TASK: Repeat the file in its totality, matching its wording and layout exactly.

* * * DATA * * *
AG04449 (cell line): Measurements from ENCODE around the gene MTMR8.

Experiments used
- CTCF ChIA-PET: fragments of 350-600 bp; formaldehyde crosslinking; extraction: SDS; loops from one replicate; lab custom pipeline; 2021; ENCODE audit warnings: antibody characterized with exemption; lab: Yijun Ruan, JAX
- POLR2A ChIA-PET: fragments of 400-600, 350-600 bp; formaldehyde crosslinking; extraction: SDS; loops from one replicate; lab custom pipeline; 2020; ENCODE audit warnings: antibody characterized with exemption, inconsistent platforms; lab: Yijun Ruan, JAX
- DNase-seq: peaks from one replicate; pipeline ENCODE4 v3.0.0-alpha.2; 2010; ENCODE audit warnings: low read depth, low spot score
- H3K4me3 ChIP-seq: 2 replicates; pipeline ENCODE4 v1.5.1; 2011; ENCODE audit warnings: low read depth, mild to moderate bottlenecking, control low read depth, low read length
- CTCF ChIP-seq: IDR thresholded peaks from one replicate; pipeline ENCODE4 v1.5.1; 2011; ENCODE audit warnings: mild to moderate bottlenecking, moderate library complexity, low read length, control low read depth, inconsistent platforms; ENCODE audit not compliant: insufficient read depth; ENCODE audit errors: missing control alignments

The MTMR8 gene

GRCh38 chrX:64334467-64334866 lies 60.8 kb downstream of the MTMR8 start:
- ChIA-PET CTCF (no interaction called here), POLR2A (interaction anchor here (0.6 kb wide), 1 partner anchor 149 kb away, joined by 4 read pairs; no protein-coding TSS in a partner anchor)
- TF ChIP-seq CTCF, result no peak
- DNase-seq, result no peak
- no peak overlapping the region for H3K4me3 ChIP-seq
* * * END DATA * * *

AG04449 (cell line): Measurements from ENCODE around the gene MTMR8.

Experiments used
- CTCF ChIA-PET: fragments of 350-600 bp; formaldehyde crosslinking; extraction: SDS; loops from one replicate; lab custom pipeline; 2021; ENCODE audit warnings: antibody characterized with exemption; lab: Yijun Ruan, JAX
- POLR2A ChIA-PET: fragments of 400-600, 350-600 bp; formaldehyde crosslinking; extraction: SDS; loops from one replicate; lab custom pipeline; 2020; ENCODE audit warnings: antibody characterized with exemption, inconsistent platforms; lab: Yijun Ruan, JAX
- DNase-seq: peaks from one replicate; pipeline ENCODE4 v3.0.0-alpha.2; 2010; ENCODE audit warnings: low read depth, low spot score
- H3K4me3 ChIP-seq: 2 replicates; pipeline ENCODE4 v1.5.1; 2011; ENCODE audit warnings: low read depth, mild to moderate bottlenecking, control low read depth, low read length
- CTCF ChIP-seq: IDR thresholded peaks from one replicate; pipeline ENCODE4 v1.5.1; 2011; ENCODE audit warnings: mild to moderate bottlenecking, moderate library complexity, low read length, control low read depth, inconsistent platforms; ENCODE audit not compliant: insufficient read depth; ENCODE audit errors: missing control alignments

The MTMR8 gene

GRCh38 chrX:64334467-64334866 lies 60.8 kb downstream of the MTMR8 start:
- ChIA-PET CTCF (no interaction called here), POLR2A (interaction anchor here (0.6 kb wide), 1 partner anchor 149 kb away, joined by 4 read pairs; no protein-coding TSS in a partner anchor)
- TF ChIP-seq CTCF, result no peak
- DNase-seq, result no peak
- no peak overlapping the region for H3K4me3 ChIP-seq